Cartoon Network - The original animation fans channel


Well-Known Member
Oct 23, 2014
Currently, the WarnerMedia-owned cable channel, Cartoon Network is split between two distinct programming lineups. The main "Cartoon Network" block, which runs from 6am to 8pm and is geared towards kids 6-11. And "Adult Swim", a night-time network centered on adult animation and experimental live action shows and anime for college aged audiences. But in the channel's golden age, the target audiences weren't as segregated as they are now. In fact, in regards to programming that appealed to both kids, and adults, as well as hardcore animation fans, Cartoon Network was ahead of its time in that regard.

The 90s was a special time for TV animation. It was the period where the medium was moving away from the kid-centric toy commercials that dominated the decade prior, and more towards fresher, original programming that came from actual cartoonists and creators. Shows that appeal to not just kids, but also adults. In terms of cable, Nickelodeon was one of the first to get the ball rolling with its Nicktoons lineup, which included John K.'s groundbreaking Ren & Stimpy show, which pushed the content boundaries of children's programming to its limits. But Nickelodeon was still first and foremost, a kids network, with most of its programming being centered around and for kids. And of course, there was the triumphant return of Walt Disney Pictures with its new animated films like Aladdin and Beauty and the Beast with appealed to people of all ages.

With this renewed interest in animation, media mogul Ted Turner and his Turner Broadcasting System, used their acquired animation library, which included the rights to various Warner Bros., MGM, and Paramount Cartoons, as well as the newly acquired Hanna-Barbara Productions as the basis for a 24 hour all-animation channel. One that not only appealed to kids, but also fans of animation in general. Enter Cartoon Network, which in its pitch presentation to cable providers, highlighted its potential appeal, both to kids and adults.

When CN got started, it leaned heavily on Turner's aforementioned backlog of retro animation to appeal to animation fans. The channel would later compile this content into various compilation shows such as "Toon Heads", "The Bob Clampet Show", and "The Popeye Show" which showcased classic cartoons spliced with facts and insight into their creation in between, not really something a normal "Kids' Channel" would do. Once the network began developing original content, they aimed for a cross appeal strategy. Develop shows that could appeal to hardcore animation fans, as well as kids. The first was Space Ghost Coast to Coast, a low-budget "talk-show" using recycled footage from the obscure H-B superhero series with bizarre humor and offbeat guests, which laid the foundation for a risky experiment in 2001. Then came the "Cartoon Cartoons", headed by former Nick executive Linda Simensky, who developed the lineup to appeal to a broad audience, including in her own words "Adults and Teenage Girls" with shows such as Dexter's Laboratory, The Powerpuff Girls, Courage the Cowardly Dog, and Ed Edd n Eddy which entertained not only children, but also older fans of animation. The Toonami lineup, launched in 1997, helped kick-start mainstream popularity of "Shonen" and "Shojo" anime such as Dragon Ball Z and Sailor Moon for adolescent boys and girls. In addition to its programming, CN's broad audience focus was reflected in its advertising sales. In addition to the usual toy and cereal commercials for kids, Cartoon Network also regularly sold ads for adult products like Coffee and Soap as well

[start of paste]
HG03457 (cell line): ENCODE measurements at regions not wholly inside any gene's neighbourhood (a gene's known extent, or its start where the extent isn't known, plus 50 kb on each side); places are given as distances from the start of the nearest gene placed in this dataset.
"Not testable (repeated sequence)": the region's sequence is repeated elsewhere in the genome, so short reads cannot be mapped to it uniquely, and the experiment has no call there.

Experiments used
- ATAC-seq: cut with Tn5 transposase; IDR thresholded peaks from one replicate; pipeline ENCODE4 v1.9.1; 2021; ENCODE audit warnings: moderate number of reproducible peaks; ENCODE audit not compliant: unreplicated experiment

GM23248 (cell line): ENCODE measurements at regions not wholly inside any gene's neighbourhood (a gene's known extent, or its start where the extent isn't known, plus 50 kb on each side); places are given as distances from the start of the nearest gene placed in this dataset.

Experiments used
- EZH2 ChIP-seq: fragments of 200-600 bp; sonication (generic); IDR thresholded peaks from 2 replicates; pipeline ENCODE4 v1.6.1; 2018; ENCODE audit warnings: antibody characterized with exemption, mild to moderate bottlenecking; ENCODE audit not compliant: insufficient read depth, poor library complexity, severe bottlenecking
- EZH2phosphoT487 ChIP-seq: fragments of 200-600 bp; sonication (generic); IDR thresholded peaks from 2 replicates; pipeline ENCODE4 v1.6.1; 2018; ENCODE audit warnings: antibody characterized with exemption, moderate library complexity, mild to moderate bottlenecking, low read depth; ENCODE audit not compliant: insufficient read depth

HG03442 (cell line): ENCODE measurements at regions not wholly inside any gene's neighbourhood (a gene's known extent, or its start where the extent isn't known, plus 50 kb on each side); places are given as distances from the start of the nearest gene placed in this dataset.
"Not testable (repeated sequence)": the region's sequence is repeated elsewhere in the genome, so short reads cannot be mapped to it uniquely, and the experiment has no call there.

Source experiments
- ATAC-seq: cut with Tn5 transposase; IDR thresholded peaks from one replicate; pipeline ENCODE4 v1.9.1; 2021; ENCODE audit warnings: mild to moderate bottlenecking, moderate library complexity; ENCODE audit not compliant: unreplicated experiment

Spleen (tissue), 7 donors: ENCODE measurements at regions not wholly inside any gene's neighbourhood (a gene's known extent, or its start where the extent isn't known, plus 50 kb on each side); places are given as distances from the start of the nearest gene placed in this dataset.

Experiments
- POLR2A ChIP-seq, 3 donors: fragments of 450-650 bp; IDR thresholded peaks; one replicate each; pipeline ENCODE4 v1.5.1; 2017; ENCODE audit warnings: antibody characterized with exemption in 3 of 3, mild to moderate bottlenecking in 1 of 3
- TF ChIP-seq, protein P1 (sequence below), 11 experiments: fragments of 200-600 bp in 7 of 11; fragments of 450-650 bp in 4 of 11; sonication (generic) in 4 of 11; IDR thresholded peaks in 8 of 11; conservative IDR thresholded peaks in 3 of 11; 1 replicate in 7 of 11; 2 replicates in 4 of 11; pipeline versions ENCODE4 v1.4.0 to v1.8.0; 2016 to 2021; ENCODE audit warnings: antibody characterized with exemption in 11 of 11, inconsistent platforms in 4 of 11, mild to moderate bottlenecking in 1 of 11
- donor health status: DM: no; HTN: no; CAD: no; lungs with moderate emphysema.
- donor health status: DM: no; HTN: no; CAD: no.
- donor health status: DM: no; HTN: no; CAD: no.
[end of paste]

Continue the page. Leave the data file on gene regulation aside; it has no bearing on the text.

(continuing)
during prime-time and late night hours too.

By the end of the decade, over 1/3rd of Cartoon Network's viewership was over the age of 18. With this successful focus on attracting both kids and adults, Cartoon Network decided it was time for space that was dedicated to adult audiences. Up to that point, the channel had focused primarily on airing shows that appealed to both young and older viewers. But Adult Swim's launch in 2001 marked the first time Cartoon Network began catering exclusively to its adult audience. Originally a 3 hour weekly block on Sundays, it later expanded to Saturdays. Then to weeknights, then Fridays, until it was eventually re-classified as its own distinct network by Turner and gobbled up CN's entire primetime hours. As Adult Swim grew in both ratings and presence, CN proper's once broad audience focus began to narrow, as the channel transitioned from a channel for both kids and hardcore fans of cartoons, to a more generic kids network ala Nickelodeon. While there's nothing wrong with doubling down on an audience that's your largest, it did mean that Cartoon Network had to shed the the more unique image it had over Nickelodeon. CN was as much a channel for general cartoon fans as it was a channel for children, it was something the whole family could enjoy. And while they still put out decent shows, the unique universal appeal focus CN prided itself on is largely gone, with Adult Swim being the last remnant of the classic era.
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